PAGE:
The doctor said, ‘Hey, you’ve got to keep these for yourself. You have a low ovarian reserve.’ It was estimated I was on the spectrum of a 42-year-old woman at the age of 26. I was nowhere near having kids at that point. I had only just started dating my (now) husband, and at that time, I didn’t know that we would get married. 

I questioned what my next steps should be. The doctor suggested I could go through an egg-freezing cycle. At 27, I tried to cycle twice, and I couldn’t. Finally, the third time I struck gold, and I got nine eggs to freeze.

Flash forwards a few years, we got married, and decided to fertilize my frozen eggs. We fertilized them, and I went through PGT-A testing. It turned out we only had one euploid embryo. That was a little discouraging, my eggs were frozen, and my husband was young and healthy. We didn’t think we would have any infertility problems.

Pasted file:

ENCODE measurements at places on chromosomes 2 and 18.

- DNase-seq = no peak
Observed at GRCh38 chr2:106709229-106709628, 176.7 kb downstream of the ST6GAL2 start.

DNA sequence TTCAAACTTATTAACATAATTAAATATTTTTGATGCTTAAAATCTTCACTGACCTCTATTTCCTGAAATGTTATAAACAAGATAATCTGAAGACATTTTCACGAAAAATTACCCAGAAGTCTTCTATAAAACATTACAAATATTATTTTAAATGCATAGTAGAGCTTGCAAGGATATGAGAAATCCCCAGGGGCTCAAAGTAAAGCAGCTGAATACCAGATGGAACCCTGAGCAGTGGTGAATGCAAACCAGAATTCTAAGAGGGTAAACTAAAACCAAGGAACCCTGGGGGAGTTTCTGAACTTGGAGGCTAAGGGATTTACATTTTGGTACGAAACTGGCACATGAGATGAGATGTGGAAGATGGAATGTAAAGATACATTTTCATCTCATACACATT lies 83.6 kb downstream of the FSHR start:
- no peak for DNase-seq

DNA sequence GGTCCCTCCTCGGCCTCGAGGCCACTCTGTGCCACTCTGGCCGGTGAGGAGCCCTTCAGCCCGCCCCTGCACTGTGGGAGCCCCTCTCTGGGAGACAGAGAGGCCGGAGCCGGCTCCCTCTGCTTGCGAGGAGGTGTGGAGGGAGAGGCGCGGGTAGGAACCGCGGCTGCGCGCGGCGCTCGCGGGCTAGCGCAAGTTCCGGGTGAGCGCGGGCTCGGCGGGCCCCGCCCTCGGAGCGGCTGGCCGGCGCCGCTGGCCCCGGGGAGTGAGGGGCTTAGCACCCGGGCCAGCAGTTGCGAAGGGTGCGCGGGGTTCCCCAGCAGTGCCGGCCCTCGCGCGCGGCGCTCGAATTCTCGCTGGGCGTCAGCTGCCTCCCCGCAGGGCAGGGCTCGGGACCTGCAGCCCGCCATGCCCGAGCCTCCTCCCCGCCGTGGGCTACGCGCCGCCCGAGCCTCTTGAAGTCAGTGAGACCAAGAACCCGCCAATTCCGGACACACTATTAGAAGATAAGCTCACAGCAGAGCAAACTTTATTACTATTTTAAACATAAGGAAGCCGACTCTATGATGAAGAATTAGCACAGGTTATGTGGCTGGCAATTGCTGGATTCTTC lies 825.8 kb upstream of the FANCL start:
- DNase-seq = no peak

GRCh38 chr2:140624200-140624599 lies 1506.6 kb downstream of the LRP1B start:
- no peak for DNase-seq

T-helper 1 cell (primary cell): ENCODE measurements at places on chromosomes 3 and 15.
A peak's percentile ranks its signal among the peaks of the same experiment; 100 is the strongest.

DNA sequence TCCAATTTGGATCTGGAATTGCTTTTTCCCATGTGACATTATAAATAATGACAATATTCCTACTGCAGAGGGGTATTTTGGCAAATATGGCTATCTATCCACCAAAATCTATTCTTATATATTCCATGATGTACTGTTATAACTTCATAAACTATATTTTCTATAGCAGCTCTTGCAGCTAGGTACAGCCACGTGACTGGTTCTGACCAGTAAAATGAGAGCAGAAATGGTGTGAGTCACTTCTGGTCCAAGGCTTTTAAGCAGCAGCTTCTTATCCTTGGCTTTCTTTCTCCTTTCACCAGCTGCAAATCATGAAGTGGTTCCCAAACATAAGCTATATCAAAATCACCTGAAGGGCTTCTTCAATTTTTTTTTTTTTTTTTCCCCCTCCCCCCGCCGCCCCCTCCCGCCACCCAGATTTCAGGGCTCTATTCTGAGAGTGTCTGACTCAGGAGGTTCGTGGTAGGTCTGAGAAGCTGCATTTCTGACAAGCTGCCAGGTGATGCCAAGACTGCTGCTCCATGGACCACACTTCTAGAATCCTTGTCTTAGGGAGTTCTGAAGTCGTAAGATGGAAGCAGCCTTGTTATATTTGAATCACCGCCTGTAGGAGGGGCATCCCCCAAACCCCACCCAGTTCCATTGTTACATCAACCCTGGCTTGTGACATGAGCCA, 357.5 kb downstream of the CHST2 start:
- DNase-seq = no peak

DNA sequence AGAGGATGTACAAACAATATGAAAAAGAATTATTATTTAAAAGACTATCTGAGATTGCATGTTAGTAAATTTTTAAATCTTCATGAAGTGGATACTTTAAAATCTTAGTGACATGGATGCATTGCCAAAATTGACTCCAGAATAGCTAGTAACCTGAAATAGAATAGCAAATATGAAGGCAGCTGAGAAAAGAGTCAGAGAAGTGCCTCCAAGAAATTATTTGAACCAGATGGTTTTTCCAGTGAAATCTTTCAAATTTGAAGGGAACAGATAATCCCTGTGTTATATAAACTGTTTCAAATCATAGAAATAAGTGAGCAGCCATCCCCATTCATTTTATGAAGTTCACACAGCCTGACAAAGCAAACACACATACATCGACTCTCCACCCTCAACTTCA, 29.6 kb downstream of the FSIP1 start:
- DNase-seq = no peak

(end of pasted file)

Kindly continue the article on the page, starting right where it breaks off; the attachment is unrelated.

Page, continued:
I wanted more euploid embryos, so I decided to cycle again at 29. From there, I ended up getting three more euploid embryos for a total of four. I’m very fortunate as that gave us a little bit more wriggle room!

I understood a lot already from my job, but I didn’t realize how much I didn’t know from the IVF patient side, such as the medications and shots you need to administer. It was very overwhelming. I couldn’t imagine how people feel with no understanding of the process until they go through it themselves. There’s so much to learn, and you have to learn it really quickly!

A few years later, I felt I was ready to get pregnant and start a family. And so, we transferred embryo number four which successfully implanted and led to my healthy baby boy, JD!

My son is over a year old now, it’s crazy, but getting to him was a long process. By the time I first received my diagnosis, to egg retrieval, then to fertilization, and then going through another cycle to having my baby. That timeline was spread out over six or seven years.